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How Injuries Affect High School Band Members

November 8, 2023 – Is marching band a sport? Believe it or not, band members suffer similar injuries to those in other sports, mostly to the knees and ankles, a brand new study shows.

Possible marching band-related injuries include not only soft tissue injuries, but in addition serious illnesses akin to mild traumatic brain injuries or heat-related injuries, based on Air Force Capt. Jacob R. Coene, MD, of Brooke Army Medical Center in San Antonio, TX.

“Unlike other organized athletics sports, there is this [little] “Data on marching band injuries,” he said. “A better understanding of the injuries sustained by marching band members can be used to implement injury prevention strategies and contribute to the safety of marching band members.”

In a poster presented on the annual meeting of the American Academy of Pediatrics, Coene and colleagues used the National Electronic Injury Surveillance System (NEISS) database to go looking for emergency room visits from people ages 10 to 25 years old with ” Marching” or “marches” were related to “band.” Visits were grouped by age (10 to 13 years, 14 to 18 years, and 19 to 25 years), gender, and body part.

Researchers estimated that there were 20,335 marching band injuries in the United States between 2012 and 2021, based on 579 actual cases. Half of the injuries were to the lower extremities, with the ankle and knee being the most commonly injured (18% each), followed by the trunk (10%).

Most injuries (84%) occurred in high school students (ages 14 to 18) and 71% were in women. The most common primary diagnoses were soft tissue injuries, mild traumatic brain injuries, heat-related injuries, and fractures, with population-based estimates of 10,891, 918, 875, and 763, respectively.

Overall, 98% of marching band injuries required no further treatment beyond an emergency room visit, suggesting that many of these injuries could be prevented. But 16% were considered serious, including cases of mild traumatic brain injuries, fractures and heat-related injuries, Coene said.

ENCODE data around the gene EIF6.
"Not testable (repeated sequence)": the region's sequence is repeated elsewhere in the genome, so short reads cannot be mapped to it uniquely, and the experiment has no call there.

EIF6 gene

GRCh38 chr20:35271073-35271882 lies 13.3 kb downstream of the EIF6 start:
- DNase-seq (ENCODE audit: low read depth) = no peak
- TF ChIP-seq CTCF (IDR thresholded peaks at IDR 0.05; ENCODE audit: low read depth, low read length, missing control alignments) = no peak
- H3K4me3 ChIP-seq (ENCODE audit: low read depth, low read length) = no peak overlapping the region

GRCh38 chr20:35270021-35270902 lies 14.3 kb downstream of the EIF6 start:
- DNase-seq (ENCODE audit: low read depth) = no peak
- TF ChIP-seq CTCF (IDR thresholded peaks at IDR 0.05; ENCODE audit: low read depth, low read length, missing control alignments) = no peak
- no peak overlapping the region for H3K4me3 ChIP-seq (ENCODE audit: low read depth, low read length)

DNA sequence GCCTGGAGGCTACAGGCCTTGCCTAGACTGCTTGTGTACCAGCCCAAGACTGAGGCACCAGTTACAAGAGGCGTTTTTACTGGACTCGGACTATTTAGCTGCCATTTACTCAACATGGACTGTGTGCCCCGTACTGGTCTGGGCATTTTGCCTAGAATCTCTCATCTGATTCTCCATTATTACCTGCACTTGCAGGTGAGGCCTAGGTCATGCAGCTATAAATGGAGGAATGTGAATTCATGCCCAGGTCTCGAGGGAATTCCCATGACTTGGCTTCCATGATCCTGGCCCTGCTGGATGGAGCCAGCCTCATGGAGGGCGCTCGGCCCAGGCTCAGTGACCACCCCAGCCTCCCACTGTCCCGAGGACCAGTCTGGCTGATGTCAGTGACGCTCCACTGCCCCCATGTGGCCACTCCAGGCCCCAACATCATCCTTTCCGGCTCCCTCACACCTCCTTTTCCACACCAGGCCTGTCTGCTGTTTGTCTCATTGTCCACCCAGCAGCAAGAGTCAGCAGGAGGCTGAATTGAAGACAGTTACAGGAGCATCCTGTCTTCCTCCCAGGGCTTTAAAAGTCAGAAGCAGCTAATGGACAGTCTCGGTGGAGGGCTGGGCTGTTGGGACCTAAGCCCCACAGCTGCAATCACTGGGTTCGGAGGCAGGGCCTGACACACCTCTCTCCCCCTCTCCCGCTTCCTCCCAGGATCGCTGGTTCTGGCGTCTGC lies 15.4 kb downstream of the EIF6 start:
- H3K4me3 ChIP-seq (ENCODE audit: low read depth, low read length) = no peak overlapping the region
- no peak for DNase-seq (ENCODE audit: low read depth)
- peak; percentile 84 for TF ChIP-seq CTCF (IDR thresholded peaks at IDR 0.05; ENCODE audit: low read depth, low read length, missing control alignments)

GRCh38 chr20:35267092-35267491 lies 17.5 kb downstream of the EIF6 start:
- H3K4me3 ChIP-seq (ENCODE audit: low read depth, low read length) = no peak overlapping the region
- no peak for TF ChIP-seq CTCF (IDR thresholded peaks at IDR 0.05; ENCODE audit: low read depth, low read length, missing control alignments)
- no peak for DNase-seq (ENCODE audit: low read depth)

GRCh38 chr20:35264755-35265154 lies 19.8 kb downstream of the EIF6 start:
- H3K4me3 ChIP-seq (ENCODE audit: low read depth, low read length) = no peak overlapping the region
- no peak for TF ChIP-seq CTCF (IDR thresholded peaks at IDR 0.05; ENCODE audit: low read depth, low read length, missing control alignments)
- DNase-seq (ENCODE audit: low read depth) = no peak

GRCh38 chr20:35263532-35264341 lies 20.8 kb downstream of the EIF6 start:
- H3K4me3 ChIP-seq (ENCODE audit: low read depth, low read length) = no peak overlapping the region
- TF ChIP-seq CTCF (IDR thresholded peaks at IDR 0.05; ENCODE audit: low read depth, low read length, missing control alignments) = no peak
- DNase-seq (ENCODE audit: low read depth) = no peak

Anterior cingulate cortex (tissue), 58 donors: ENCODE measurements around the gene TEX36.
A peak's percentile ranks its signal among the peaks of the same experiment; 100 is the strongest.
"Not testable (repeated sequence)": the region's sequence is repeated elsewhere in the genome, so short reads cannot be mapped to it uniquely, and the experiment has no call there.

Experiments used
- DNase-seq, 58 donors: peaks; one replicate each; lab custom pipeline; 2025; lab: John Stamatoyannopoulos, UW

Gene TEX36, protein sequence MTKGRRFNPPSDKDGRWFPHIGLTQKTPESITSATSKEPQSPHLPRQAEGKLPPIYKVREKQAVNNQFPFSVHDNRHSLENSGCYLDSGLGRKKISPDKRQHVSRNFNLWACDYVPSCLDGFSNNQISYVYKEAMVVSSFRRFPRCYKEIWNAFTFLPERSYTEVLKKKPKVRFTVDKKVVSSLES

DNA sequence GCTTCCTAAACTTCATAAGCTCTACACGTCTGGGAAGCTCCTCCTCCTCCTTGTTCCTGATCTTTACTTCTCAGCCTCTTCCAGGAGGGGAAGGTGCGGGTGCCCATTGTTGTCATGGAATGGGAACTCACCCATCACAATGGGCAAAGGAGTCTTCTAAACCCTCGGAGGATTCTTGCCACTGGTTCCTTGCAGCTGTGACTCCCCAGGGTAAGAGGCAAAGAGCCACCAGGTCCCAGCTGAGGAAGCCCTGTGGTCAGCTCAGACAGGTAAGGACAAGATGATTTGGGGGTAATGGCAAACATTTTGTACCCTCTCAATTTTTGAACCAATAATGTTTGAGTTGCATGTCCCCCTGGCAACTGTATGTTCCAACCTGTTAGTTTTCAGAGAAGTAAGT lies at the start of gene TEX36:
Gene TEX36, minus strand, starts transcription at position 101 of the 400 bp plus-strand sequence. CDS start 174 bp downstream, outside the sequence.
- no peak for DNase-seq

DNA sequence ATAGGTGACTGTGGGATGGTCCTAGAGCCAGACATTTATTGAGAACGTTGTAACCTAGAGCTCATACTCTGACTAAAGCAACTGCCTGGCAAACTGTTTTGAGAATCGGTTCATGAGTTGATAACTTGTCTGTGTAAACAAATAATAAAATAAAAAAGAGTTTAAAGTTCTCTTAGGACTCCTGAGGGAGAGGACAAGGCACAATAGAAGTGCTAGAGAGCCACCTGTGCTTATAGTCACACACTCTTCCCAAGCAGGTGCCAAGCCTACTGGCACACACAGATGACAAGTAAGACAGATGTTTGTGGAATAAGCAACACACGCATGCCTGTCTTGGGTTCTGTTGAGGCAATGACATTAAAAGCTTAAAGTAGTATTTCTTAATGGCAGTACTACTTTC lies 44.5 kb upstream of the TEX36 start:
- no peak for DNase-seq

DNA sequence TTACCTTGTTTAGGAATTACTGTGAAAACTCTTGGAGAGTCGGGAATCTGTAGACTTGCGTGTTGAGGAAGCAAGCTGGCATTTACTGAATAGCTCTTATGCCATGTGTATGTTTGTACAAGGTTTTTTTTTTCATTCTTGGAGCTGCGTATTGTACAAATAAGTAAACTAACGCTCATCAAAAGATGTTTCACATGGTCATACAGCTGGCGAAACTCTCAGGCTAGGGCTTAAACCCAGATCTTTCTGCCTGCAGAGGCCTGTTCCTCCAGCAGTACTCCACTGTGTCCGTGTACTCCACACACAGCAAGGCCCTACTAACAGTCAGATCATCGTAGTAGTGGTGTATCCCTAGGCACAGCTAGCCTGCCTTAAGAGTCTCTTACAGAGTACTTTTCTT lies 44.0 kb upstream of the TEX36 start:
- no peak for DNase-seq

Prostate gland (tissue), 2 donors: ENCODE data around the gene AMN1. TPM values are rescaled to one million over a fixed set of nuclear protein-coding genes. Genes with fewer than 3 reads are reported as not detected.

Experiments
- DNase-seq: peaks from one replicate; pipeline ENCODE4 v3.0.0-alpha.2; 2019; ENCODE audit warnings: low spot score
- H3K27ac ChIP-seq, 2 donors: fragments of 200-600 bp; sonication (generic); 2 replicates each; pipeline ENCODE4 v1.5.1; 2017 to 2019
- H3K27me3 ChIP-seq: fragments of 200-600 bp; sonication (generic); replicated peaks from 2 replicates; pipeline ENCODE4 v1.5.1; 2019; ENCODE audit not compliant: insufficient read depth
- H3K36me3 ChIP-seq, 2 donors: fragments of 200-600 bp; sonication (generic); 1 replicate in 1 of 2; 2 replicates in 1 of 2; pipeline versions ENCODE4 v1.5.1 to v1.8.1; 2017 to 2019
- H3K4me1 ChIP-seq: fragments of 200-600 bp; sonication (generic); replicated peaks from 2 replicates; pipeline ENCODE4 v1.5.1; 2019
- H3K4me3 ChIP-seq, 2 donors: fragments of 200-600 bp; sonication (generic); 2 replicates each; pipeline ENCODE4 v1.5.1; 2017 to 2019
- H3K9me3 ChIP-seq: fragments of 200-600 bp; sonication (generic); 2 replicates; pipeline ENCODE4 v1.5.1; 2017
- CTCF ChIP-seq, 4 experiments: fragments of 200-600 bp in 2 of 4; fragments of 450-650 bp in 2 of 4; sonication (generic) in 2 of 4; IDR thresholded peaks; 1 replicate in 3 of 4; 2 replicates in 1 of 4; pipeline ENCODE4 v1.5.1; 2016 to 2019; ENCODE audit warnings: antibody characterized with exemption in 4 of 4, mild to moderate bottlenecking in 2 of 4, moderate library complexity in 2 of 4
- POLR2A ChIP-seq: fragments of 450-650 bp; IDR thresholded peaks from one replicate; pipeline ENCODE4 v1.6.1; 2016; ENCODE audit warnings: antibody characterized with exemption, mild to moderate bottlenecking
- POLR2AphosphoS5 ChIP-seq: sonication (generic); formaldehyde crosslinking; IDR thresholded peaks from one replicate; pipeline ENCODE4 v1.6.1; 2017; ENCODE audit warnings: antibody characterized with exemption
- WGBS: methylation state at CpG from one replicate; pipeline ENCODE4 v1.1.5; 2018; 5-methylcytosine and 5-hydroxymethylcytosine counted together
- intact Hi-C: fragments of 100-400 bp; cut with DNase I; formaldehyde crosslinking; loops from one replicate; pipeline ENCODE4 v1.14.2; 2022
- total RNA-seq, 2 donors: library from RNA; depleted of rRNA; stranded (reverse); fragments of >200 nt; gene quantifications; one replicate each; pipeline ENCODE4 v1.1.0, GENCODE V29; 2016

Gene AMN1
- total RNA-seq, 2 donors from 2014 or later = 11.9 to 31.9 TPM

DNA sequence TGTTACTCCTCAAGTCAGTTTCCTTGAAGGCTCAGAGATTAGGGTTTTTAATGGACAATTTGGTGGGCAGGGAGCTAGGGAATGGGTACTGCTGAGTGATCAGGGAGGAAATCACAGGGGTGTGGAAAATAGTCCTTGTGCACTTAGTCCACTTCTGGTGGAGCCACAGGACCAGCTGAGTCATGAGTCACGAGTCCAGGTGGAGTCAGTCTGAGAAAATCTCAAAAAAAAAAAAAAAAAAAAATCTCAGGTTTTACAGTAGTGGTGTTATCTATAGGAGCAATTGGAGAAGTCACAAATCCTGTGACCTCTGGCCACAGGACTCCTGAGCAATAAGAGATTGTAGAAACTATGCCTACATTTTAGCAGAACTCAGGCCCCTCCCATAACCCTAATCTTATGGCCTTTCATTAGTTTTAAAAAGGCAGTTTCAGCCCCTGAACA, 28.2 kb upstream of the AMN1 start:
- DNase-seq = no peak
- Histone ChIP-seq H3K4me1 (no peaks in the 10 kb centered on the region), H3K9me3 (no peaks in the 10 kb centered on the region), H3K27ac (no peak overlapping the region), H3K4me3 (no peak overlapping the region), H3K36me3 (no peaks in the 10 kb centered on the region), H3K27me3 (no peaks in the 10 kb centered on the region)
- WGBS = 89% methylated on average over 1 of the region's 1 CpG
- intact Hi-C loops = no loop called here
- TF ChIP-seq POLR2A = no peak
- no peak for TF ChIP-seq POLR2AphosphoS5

He was surprised at the high injury rate among women and high school students.

“I actually have no explanation for the increased incidence of injuries in these groups in comparison with men and students, and that is an exciting area for future study,” he said.

“I was not surprised that lower extremity soft tissue injuries were the most commonly observed diagnoses, as these are injuries commonly seen during physical activity and especially marching,” Coene noted, “but I was surprised that mild traumatic brain injuries accounted for 6%. of all diagnoses, and I’m excited to hear how marching band members acquire these injuries and how they might be prevented or reduced.”

Cross-training for band members can be just as valuable as tuning their instruments. When asked what marching band members can do to prevent injuries, Coene recommended exercises and neuromuscular training programs similar to those used in other organized track and field sports.

“Implementing these programs within the marching band could result in a reduction in injuries, but this requires further research,” he noted.

Given the observed risk of mild traumatic brain injury, “mild traumatic brain injury education could help band directors and marching band members recognize these injuries and know respond after they occur,” he said.

Looking forward, “further research is required to discover modifiable risk aspects for marching band injuries and to judge intervention strategies akin to exercise or neuromuscular training programs to scale back marching band injuries,” Coene said.

Researchers were unable to look at all possible risk aspects, including marching surface, footwear and instrument played, which was a limitation of the study, Coene noted. Are tuba players more prone to suffer knee injuries than flautists? Are girls on the drum line at the next risk of ankle sprains than boys? Stay tuned for further studies.